Green is struggling shooting and handling the ball this postseason. However, he has been excellent on the defensive end and on the boards. He has also has done a nice job sharing the basketball. If Green is able to stay fully engaged for the 35-plus minutes he is on the floor and become a more confident shooter. Then the Warriors will sweep the Cavs.
Green has 10 double-doubles and one triple-double this postseason.
The 6-7 forward has loved playing against the Cavaliers. In 12 regular season games, Green has produced 12.0 points along with 9.5 boards and 5.8 rebounds.
1. Andre Iguodala
While Green is undeniably the team’s emotional leader, Iggy is the Dubs’ glue guy. The Warriors sorely missed Iguodala’s leadership versus Houston in Game 4-7. In the game’s Iggy was not in the lineup (compared to when he was available), the Warriors scored 16 less points per game, shot worse from the field (50.2%-to-45.4%), committed more than four more turnovers and caused more than two fewer turnovers. They also committed more fouls while drawing less fouls from Houston.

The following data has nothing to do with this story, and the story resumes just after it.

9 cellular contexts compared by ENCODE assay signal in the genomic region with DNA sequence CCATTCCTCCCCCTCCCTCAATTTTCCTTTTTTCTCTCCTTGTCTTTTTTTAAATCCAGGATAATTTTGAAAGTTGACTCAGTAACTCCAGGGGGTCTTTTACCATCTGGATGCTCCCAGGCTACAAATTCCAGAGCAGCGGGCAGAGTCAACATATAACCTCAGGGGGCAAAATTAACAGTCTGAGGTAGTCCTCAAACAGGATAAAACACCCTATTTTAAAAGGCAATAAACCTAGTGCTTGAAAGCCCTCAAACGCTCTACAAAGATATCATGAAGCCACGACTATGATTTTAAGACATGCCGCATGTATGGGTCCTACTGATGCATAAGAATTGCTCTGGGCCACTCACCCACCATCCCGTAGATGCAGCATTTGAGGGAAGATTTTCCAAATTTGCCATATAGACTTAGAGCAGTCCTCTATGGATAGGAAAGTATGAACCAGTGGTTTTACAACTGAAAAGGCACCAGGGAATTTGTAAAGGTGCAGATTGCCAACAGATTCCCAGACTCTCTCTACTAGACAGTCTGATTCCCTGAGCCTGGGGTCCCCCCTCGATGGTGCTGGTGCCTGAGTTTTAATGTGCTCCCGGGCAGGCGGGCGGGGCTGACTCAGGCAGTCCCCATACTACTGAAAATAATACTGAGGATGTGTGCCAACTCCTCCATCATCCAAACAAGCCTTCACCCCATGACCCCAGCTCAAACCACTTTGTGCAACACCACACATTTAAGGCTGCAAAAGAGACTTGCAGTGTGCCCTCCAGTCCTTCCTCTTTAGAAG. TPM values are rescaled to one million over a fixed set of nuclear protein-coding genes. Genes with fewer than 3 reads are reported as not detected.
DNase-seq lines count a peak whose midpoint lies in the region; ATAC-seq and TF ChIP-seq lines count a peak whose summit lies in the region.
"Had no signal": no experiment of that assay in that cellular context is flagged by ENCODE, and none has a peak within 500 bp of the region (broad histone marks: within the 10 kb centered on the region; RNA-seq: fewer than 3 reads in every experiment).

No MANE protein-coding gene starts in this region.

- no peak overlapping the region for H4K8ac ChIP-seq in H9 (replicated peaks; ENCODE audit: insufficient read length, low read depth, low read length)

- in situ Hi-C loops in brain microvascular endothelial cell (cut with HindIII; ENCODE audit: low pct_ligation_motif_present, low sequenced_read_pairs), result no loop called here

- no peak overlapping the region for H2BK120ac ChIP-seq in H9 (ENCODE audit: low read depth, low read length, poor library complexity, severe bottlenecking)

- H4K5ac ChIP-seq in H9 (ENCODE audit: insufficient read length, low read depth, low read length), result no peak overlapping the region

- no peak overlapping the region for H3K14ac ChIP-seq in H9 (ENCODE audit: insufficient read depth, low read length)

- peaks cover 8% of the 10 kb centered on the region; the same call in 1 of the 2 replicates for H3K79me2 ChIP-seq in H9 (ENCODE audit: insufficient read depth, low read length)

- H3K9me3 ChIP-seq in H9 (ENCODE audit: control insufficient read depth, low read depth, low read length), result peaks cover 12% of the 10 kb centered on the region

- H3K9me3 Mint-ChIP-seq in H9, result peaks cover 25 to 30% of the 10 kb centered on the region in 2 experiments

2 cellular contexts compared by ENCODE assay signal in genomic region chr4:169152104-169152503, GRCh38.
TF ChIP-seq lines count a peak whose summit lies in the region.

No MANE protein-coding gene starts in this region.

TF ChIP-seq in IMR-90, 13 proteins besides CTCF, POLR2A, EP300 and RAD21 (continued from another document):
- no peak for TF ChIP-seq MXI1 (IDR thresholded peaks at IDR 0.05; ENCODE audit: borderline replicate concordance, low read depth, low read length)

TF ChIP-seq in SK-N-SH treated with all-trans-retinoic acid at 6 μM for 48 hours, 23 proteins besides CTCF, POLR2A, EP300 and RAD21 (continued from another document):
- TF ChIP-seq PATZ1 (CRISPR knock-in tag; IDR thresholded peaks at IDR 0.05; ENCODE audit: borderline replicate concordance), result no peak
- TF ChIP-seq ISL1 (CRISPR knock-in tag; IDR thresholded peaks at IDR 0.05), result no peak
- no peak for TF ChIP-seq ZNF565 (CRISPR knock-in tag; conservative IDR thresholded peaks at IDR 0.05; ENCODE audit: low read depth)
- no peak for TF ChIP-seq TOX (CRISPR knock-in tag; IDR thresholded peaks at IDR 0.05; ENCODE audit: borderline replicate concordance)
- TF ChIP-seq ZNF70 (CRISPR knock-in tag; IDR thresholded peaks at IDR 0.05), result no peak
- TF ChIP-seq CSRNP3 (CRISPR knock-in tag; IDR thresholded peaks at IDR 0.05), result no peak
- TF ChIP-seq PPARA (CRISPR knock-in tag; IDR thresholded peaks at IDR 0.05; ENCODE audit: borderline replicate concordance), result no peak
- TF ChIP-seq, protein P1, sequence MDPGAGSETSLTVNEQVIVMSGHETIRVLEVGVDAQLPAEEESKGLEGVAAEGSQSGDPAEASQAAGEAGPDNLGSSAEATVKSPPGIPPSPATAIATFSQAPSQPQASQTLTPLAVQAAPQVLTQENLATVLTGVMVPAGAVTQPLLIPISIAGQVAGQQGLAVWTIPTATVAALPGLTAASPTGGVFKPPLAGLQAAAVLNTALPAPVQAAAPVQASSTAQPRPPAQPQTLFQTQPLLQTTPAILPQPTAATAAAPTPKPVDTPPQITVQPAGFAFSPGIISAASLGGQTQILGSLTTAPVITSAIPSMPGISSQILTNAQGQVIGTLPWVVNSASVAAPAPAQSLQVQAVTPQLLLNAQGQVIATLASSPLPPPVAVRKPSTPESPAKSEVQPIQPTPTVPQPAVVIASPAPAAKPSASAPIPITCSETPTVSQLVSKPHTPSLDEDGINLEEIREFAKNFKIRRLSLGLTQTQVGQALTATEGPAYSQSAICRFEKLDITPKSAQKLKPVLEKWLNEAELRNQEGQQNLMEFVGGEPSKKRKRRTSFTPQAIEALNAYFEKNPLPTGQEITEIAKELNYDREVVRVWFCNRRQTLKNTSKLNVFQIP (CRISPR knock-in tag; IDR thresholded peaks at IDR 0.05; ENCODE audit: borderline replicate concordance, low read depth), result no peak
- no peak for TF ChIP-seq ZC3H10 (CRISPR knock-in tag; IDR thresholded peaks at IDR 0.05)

So as you can see, Iguodala is extremely important to the Warriors. Particularly on the defensive end. Iggy will likely be matched up against James some of the time. James fared pretty well against Iguodala during the regular season tallying 4.5 points, on 8.5 possessions per game while shooting 60% from the floor. The Cavs scored 12.0 points per game while 6-6 wing manned The King.
The 2015 NBA Finals MVP has played well this postseason. He is averaging 7.9 points along with 4.9 rebounds and 3.1 dimes while shooting 47.9% from the field and 35.5% from beyond the arc in 13 games. He also has registered his second highest postseason plus-minus at +6.5.